Monday, 3 December 2007



For the longest time Rushmore was a favourite movie of mine.  I saw it at the cinema in Ipswich with a good friend and then later bought a DVD player (well, requested one as a Christmas present) specifically so that I could watch the movie as it had not been released on VHS.

In addition to this I also paid £16.99 for the soundtrack on CD.  These days you would not dream of spending a fraction of that price on a disc but for me that was how much the collection was worth.  Many of the songs in the movie exhilarated me and even though I didn’t know what they were or who they were by I wanted them all the same.

If you have never seen Rushmore it is a movie about a fool blindly ignoring his priorities and overachieving in aspects that are not necessarily.  Our hero is Max Fischer who is played by Jason Schwartzman, a person whose calm approach to the world is one that you could do worse than apply.

Spread over twenty tracks the soundtrack is split between score orchestrations from the ever reliable Mark Mothersbaugh and exhilarating British Invasion songs from the sixties.

The first track to really capture the sense of fun offered by the movie is “Making Time” by Creation.  In the film it is used to rock a montage of Fischer’s accomplishments and victories.  It is storming song, perfect to enhance any moment of winning.  And then it begins to feedback sixties style.  Was the world really that good?

In contrast the use of “Nothing In This World Can Stop Me Worryin’ ‘Bout That Girl” from The Kinks is used to exude the concerns of Herman Blume (Bill Murray) and display what are now past victories that have turned sour and into defeat.  It is a particularly beautiful song of horrid resignation and caring/concern being only one way.  Over the years I have applied this track to some of my own situations.  It has always proved a waste.

The sad reality is that these songs take me back and remind me of a time when I gave a fuck, something is just unfortunately no longer the case in my world.  And in many ways that is what Wes Anderson’s work attempts to express.  So often his characters and scenario are run down, at the post everything stage now very much representing an afterthought.  Yet within that he finds beauty and optimism even if first things need be taken down a notch.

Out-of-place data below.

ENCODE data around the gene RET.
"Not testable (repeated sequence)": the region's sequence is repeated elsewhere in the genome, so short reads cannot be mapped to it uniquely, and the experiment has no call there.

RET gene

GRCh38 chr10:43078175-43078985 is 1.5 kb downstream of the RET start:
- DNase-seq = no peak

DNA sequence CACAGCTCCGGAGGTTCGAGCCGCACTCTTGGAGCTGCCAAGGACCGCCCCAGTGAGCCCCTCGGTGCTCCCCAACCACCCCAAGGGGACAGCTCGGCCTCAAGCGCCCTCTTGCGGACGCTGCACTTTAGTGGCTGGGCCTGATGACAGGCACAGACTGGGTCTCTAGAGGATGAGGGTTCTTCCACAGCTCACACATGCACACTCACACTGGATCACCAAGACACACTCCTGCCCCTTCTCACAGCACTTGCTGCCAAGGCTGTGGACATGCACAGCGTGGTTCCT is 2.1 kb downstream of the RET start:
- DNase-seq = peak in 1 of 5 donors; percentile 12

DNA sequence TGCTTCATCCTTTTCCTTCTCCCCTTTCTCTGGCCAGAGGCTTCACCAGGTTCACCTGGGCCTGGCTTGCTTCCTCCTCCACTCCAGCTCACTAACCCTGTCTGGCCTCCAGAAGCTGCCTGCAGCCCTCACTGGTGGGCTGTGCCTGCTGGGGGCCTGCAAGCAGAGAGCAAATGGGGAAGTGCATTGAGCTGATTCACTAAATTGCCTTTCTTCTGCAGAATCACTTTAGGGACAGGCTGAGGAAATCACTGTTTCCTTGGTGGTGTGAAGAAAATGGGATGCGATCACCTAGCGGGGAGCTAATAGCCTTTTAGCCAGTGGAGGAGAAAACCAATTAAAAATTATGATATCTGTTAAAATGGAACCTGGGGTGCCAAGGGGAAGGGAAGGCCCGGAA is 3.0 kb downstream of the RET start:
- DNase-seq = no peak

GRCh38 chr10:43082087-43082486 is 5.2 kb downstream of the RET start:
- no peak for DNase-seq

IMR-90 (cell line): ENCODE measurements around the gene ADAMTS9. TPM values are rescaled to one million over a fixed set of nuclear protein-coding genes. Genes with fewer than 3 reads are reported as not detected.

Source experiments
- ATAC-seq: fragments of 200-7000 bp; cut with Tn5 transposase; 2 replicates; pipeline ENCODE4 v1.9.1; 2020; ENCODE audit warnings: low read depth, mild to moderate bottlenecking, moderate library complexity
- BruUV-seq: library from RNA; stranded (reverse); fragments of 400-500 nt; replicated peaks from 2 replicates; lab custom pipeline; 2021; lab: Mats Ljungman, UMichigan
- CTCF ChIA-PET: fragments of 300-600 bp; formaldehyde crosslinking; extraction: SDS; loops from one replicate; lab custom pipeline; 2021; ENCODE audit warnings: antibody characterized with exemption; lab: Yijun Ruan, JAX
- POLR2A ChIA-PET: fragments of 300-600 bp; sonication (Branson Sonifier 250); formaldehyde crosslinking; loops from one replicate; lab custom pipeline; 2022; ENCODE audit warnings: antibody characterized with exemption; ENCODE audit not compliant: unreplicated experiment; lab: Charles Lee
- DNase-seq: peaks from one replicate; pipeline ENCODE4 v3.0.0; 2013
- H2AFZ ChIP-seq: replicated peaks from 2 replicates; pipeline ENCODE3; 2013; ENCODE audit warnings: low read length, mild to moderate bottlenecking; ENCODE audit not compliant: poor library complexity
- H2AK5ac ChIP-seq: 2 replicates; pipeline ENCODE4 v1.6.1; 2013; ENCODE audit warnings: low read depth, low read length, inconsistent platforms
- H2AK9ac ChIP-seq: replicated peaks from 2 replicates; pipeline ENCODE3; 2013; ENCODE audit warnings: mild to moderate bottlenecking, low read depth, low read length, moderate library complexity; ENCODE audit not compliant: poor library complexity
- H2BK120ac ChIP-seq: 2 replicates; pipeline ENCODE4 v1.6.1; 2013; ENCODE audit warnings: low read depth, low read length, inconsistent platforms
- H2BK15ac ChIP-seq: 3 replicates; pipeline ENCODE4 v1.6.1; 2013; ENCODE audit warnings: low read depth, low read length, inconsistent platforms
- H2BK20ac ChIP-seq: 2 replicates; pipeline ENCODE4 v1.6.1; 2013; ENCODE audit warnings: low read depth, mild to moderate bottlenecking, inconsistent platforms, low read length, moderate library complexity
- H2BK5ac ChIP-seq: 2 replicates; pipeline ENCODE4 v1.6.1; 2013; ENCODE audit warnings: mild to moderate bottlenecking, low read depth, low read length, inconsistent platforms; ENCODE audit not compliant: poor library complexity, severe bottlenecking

The score from Mothersbaugh is very regal sounding almost medieval suggesting some kind of fort and turret attached to Rushmore that is in many ways Fischer’s Camelot.  This is not a movie or a score about modern times.

Later another Mothersbaugh composition called “Snowflake Music” appears in the mix, which appears to have been a song originally from Bottle Rocket, Anderson’s first film.

Elsewhere on the tracklist some real heavy hitters in the form of John Lennon, the Rolling Stones, Cat Stevens, The Who and The Faces all appear in subtle form with hidden treasures from the bottom of their chest.  So underplayed are their presence is that you fail to realise that these are the biggest names in the history of rock present on this record.

When The Who chip in with the eight plus minutes of “A Quick One While He’s Away” it really feels like things have weird.  That said I half suspect the song was only included in the movie for the chorus of “you are forgiven”.

Appearing twice on the album is Cat Stevens and particularly with the use of “The Wind” it serves as a suggestion and reminder of how influenced by Harold And Maude Wes Anderson appears to be.

Finally the movie and the album close with the euphoric nostalgia and sadness of “Ooh La La” by The Faces.  It is a song that always suggests a happy ending.

As with a film I can over and over, this is a soundtrack album I can listen to over and over.  This was my youth.  This got me through heartache and one day it might see me to maturity.

Thesaurus moment: academic.

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